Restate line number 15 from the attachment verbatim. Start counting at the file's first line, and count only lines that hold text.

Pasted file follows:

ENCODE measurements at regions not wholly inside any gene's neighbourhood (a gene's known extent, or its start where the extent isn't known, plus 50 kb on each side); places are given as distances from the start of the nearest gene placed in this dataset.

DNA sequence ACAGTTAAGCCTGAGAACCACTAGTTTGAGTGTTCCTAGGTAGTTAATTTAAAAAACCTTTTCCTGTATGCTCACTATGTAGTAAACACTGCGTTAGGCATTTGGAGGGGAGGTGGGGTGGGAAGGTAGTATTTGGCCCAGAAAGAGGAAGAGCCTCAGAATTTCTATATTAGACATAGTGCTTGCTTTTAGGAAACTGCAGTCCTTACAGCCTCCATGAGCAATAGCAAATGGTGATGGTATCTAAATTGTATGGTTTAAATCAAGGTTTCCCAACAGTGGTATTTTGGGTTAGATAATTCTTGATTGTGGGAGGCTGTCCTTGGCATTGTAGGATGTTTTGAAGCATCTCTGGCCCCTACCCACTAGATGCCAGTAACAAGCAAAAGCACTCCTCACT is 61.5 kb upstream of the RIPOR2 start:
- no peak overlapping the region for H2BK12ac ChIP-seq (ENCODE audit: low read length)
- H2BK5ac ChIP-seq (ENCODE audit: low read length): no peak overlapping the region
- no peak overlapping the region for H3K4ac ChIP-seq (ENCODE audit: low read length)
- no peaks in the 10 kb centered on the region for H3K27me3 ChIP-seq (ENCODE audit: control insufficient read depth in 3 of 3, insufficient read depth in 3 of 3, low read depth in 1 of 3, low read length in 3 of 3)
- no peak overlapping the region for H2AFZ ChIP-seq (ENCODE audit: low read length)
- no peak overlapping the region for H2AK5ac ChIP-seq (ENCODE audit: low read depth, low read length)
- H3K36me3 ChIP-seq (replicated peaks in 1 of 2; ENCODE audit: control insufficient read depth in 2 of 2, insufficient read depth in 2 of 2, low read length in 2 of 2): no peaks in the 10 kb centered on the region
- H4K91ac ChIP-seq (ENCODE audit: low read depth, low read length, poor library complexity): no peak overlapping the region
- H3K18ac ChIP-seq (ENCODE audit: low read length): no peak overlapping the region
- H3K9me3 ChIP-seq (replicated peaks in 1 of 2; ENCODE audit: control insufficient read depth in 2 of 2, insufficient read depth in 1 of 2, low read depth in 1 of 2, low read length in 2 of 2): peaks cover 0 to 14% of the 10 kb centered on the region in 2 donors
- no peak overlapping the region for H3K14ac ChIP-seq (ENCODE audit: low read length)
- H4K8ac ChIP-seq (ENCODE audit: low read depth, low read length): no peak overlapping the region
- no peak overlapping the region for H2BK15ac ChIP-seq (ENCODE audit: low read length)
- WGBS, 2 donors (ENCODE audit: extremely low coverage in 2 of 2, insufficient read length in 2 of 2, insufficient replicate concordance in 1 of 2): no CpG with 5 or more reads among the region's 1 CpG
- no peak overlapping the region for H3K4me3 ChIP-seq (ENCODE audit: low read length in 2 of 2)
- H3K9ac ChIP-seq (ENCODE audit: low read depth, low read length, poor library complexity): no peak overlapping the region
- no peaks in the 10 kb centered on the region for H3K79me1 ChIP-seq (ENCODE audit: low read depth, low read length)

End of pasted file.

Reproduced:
- no peak overlapping the region for H2BK15ac ChIP-seq (ENCODE audit: low read length)